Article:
This vast abundance of liquidity available to Russian banks — no longer just in roubles, but also in dollars — that has translated into a strong desire to lend has proved challenging for international lenders, who are complaining of a drought in what was once a key emerging market for them.
In 2013, the year before sanctions, Russian borrowers raised 67 loans internationally. By mid-November 2019, only 14 deals had been signed.
“We have seen very low volumes in Russia with very little supply of transactions,” says Wohlgemuth at Société Générale. “It is difficult to predict volumes for 2020, but we think it will be a similar story to 2018 and 2019. We are primarily seeing depressed volumes because of low issuance rather than lack of demand, which may in part be down to local liquidity, which can be competitive.”
While in the past international banks dominated the dollar-denominated loan market, Russian corporates are finding it increasingly easy to raise non-rouble funds at competitive rates from Russian banks that are frequent users of FX swap markets.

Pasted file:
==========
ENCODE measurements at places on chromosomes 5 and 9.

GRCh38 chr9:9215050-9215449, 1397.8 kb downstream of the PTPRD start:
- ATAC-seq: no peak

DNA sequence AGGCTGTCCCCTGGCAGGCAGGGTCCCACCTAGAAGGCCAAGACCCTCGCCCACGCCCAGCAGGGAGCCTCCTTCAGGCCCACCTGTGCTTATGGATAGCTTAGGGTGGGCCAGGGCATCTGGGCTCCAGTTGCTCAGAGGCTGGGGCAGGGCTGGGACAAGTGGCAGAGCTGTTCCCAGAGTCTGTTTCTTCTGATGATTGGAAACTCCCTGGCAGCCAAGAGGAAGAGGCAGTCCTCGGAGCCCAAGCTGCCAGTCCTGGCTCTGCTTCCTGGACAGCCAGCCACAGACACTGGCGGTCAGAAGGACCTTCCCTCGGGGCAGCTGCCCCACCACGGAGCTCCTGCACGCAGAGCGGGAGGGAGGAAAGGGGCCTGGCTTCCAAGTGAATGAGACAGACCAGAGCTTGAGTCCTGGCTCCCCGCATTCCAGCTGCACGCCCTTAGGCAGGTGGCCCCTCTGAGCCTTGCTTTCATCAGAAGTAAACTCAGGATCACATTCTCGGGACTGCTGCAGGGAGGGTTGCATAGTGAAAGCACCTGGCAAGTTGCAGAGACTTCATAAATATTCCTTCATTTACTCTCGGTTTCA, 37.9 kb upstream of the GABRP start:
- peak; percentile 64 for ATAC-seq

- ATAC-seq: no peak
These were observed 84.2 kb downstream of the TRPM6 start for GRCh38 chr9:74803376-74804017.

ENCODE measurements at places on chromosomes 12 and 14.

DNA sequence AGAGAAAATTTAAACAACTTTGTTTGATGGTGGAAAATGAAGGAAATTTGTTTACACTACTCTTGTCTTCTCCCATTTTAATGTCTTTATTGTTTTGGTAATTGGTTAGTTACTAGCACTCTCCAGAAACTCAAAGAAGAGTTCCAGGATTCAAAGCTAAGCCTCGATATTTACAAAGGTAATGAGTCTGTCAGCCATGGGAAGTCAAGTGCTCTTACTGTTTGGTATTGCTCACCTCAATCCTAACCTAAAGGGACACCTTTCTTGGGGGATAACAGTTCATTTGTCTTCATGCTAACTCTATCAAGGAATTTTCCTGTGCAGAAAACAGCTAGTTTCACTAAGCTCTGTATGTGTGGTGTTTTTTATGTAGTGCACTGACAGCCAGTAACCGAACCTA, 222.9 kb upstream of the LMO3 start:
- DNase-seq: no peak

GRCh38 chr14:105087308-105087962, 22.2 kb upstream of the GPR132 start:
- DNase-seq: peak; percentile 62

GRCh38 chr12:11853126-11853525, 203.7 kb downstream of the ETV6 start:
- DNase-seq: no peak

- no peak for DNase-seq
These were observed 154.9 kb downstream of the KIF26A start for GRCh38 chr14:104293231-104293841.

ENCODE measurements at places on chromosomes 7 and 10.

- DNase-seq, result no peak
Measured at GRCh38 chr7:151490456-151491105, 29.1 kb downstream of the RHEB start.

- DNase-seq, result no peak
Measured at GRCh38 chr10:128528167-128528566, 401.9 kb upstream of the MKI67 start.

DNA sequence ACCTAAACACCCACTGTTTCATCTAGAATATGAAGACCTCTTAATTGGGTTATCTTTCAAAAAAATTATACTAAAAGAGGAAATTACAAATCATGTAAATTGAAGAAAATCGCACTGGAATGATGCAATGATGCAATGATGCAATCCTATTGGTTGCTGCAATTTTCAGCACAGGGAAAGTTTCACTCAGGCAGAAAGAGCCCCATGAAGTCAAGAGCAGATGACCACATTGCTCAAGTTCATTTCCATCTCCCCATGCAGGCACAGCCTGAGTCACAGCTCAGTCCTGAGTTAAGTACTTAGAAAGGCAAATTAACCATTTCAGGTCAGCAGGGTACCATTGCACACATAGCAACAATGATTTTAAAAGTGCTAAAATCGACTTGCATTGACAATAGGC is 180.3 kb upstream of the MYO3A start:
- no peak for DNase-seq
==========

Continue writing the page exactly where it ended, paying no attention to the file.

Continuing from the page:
“Russian banks are making bigger efforts to lend in foreign currencies and are offering competitive rates by swapping rouble funding into dollars in the swap market,” says a European banker who chose to remain unnamed.
International banks’ lending teams have not been aided by an increasingly attractive bond market.
“In Russia, banks are primarily working with large corporates that have access to both markets,” says Vladislav Chiriac, head of CEEMEA loan syndicate at UniCredit in London. “This increases the competition for loan products. Volumes in Russia may pick up slightly in 2020, but we expect them to remain flat.” GC